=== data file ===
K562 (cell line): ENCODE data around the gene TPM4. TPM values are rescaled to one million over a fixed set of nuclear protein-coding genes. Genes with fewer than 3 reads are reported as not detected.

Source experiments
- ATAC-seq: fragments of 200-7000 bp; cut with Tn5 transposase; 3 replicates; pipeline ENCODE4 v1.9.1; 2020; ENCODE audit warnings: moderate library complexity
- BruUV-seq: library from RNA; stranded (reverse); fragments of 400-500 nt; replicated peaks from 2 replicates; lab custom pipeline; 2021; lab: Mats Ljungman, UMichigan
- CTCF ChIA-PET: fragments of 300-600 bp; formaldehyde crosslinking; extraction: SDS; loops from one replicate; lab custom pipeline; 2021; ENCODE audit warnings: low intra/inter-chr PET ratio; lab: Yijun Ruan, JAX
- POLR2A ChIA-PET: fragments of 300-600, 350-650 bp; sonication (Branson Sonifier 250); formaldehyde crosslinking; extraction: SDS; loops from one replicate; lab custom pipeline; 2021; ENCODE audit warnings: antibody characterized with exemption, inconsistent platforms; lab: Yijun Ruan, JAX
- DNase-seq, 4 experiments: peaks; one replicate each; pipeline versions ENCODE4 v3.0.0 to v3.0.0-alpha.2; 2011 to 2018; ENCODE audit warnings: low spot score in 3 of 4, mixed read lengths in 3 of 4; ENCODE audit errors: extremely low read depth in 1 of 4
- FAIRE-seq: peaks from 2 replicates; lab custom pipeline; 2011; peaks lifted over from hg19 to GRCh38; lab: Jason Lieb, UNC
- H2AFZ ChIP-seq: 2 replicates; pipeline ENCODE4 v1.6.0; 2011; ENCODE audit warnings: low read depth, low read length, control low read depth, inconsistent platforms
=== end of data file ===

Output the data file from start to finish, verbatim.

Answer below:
K562 (cell line): ENCODE data around the gene TPM4. TPM values are rescaled to one million over a fixed set of nuclear protein-coding genes. Genes with fewer than 3 reads are reported as not detected.

Source experiments
- ATAC-seq: fragments of 200-7000 bp; cut with Tn5 transposase; 3 replicates; pipeline ENCODE4 v1.9.1; 2020; ENCODE audit warnings: moderate library complexity
- BruUV-seq: library from RNA; stranded (reverse); fragments of 400-500 nt; replicated peaks from 2 replicates; lab custom pipeline; 2021; lab: Mats Ljungman, UMichigan
- CTCF ChIA-PET: fragments of 300-600 bp; formaldehyde crosslinking; extraction: SDS; loops from one replicate; lab custom pipeline; 2021; ENCODE audit warnings: low intra/inter-chr PET ratio; lab: Yijun Ruan, JAX
- POLR2A ChIA-PET: fragments of 300-600, 350-650 bp; sonication (Branson Sonifier 250); formaldehyde crosslinking; extraction: SDS; loops from one replicate; lab custom pipeline; 2021; ENCODE audit warnings: antibody characterized with exemption, inconsistent platforms; lab: Yijun Ruan, JAX
- DNase-seq, 4 experiments: peaks; one replicate each; pipeline versions ENCODE4 v3.0.0 to v3.0.0-alpha.2; 2011 to 2018; ENCODE audit warnings: low spot score in 3 of 4, mixed read lengths in 3 of 4; ENCODE audit errors: extremely low read depth in 1 of 4
- FAIRE-seq: peaks from 2 replicates; lab custom pipeline; 2011; peaks lifted over from hg19 to GRCh38; lab: Jason Lieb, UNC
- H2AFZ ChIP-seq: 2 replicates; pipeline ENCODE4 v1.6.0; 2011; ENCODE audit warnings: low read depth, low read length, control low read depth, inconsistent platforms